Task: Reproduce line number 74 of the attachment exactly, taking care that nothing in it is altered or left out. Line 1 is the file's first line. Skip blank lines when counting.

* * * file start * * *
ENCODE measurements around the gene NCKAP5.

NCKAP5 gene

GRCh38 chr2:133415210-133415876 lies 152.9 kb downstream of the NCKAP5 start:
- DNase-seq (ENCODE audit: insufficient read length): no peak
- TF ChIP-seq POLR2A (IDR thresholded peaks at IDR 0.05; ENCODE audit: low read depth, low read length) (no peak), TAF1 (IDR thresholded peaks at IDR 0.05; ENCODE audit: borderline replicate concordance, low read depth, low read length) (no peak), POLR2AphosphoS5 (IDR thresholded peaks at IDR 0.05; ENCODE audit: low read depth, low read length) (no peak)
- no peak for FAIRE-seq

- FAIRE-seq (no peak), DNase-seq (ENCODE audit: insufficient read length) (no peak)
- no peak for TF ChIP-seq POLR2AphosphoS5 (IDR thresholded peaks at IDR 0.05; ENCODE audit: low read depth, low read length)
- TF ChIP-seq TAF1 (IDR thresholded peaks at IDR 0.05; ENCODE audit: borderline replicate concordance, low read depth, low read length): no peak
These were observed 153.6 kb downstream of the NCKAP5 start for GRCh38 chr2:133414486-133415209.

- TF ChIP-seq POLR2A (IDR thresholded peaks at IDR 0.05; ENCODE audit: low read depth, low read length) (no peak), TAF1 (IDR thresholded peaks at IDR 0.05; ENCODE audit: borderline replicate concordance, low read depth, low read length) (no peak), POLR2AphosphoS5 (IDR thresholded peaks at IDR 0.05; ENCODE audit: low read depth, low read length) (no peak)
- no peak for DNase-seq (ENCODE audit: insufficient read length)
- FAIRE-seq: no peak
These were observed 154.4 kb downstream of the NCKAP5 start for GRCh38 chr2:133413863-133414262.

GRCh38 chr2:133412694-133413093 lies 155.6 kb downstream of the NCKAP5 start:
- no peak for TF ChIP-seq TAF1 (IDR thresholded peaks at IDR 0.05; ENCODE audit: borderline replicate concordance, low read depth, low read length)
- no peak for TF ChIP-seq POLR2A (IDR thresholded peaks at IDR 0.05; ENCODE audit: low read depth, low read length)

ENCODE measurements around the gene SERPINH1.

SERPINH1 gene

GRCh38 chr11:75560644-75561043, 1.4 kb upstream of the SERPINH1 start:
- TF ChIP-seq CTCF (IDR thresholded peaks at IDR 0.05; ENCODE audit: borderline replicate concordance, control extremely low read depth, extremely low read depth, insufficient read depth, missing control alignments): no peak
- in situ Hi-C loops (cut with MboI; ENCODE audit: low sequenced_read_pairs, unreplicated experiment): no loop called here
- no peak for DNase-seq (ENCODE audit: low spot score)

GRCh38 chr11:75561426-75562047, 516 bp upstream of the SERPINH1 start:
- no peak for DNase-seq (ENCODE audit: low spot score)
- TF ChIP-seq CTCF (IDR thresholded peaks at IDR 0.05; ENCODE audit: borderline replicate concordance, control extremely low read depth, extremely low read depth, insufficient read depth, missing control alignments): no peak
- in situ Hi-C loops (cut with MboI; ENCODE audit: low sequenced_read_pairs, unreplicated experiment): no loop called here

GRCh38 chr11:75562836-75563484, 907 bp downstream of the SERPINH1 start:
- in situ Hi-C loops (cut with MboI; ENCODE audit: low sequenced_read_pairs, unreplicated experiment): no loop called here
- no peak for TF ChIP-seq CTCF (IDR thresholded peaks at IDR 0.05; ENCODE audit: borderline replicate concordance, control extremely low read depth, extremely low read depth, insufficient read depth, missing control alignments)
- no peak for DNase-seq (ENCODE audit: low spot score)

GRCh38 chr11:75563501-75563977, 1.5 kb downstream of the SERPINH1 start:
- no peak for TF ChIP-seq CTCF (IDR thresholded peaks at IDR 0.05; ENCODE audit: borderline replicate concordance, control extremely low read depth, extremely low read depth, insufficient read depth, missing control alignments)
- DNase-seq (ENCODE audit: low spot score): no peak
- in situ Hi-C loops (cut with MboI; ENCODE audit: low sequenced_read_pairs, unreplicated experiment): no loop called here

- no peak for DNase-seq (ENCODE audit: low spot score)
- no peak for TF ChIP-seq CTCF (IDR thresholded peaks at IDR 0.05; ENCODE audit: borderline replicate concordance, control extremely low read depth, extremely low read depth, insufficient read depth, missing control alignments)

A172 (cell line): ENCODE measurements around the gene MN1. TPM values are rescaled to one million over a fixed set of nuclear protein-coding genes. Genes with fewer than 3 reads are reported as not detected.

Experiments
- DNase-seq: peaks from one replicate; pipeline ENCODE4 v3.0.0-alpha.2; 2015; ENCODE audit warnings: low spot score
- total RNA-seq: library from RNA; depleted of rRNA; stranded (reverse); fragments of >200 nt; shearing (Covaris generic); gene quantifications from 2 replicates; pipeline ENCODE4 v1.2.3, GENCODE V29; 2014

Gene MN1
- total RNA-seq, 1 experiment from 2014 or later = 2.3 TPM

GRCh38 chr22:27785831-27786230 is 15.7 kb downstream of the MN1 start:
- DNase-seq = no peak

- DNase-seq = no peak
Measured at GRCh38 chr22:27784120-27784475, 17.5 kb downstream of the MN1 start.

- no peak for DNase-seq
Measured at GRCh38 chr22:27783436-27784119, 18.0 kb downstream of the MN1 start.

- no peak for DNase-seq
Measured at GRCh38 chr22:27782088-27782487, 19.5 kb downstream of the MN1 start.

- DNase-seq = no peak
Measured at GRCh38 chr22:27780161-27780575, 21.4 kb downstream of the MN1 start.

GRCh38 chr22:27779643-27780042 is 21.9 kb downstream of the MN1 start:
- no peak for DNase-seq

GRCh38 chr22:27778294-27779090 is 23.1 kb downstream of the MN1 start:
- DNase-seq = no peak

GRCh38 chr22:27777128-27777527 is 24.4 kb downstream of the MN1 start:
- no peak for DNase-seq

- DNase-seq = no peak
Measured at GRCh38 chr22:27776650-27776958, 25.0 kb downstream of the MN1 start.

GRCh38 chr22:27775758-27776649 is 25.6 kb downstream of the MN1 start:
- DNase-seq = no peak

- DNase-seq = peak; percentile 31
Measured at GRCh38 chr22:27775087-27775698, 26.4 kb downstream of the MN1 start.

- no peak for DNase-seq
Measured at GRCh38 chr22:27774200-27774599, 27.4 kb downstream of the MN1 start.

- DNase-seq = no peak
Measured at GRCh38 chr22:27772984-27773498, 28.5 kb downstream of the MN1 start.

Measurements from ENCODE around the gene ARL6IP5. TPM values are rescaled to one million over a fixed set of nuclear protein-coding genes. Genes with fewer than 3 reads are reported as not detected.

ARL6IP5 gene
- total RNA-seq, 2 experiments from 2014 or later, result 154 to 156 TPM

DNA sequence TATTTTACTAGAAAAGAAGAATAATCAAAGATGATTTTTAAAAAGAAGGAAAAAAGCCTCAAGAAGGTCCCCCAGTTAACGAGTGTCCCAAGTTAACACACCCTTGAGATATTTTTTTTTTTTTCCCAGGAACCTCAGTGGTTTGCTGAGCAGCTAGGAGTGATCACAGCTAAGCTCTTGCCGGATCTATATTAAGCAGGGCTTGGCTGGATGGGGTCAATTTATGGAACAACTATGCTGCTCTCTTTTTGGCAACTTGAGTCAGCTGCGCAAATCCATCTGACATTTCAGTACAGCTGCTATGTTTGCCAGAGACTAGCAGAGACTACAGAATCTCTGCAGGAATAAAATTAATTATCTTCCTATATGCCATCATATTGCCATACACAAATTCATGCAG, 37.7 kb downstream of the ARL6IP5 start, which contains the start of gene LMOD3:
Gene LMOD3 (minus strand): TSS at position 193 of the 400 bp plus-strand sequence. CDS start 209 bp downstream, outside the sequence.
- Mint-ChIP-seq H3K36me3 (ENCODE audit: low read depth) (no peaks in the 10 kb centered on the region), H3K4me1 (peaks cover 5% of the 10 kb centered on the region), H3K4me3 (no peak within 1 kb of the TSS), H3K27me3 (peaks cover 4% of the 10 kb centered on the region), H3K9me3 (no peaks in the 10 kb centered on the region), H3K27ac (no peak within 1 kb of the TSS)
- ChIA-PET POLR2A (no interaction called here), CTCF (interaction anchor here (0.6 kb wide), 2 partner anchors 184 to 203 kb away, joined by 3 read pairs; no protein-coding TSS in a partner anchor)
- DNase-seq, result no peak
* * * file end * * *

Gene LMOD3 (minus strand): TSS at position 193 of the 400 bp plus-strand sequence. CDS start 209 bp downstream, outside the sequence.